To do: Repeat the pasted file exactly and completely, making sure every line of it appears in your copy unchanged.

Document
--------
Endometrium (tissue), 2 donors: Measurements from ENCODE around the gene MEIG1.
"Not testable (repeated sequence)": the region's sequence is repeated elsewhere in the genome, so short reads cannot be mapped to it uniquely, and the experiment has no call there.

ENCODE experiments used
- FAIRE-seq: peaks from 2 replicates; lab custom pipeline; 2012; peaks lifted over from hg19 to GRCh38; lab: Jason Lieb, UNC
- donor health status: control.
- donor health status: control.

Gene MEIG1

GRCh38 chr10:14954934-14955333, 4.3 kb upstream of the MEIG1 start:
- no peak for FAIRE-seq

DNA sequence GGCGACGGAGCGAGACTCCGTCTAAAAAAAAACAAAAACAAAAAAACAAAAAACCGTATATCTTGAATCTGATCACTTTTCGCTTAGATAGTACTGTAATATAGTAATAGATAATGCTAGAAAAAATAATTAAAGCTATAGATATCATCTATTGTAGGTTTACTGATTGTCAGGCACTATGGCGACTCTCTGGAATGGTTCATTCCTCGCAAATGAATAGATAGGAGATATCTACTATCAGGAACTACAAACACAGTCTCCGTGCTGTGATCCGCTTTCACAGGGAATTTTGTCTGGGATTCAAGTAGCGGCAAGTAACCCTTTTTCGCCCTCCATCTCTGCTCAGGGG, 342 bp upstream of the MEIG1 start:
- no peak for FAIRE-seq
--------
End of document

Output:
Endometrium (tissue), 2 donors: Measurements from ENCODE around the gene MEIG1.
"Not testable (repeated sequence)": the region's sequence is repeated elsewhere in the genome, so short reads cannot be mapped to it uniquely, and the experiment has no call there.

ENCODE experiments used
- FAIRE-seq: peaks from 2 replicates; lab custom pipeline; 2012; peaks lifted over from hg19 to GRCh38; lab: Jason Lieb, UNC
- donor health status: control.
- donor health status: control.

Gene MEIG1

GRCh38 chr10:14954934-14955333, 4.3 kb upstream of the MEIG1 start:
- no peak for FAIRE-seq

DNA sequence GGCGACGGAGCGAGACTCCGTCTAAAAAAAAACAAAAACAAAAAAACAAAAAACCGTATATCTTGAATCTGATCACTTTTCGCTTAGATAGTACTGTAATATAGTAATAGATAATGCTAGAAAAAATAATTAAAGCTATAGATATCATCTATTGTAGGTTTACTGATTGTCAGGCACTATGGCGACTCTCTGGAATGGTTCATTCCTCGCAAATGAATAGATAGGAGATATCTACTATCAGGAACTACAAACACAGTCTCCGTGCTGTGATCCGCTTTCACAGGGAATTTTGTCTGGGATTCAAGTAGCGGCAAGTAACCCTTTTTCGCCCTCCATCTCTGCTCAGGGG, 342 bp upstream of the MEIG1 start:
- no peak for FAIRE-seq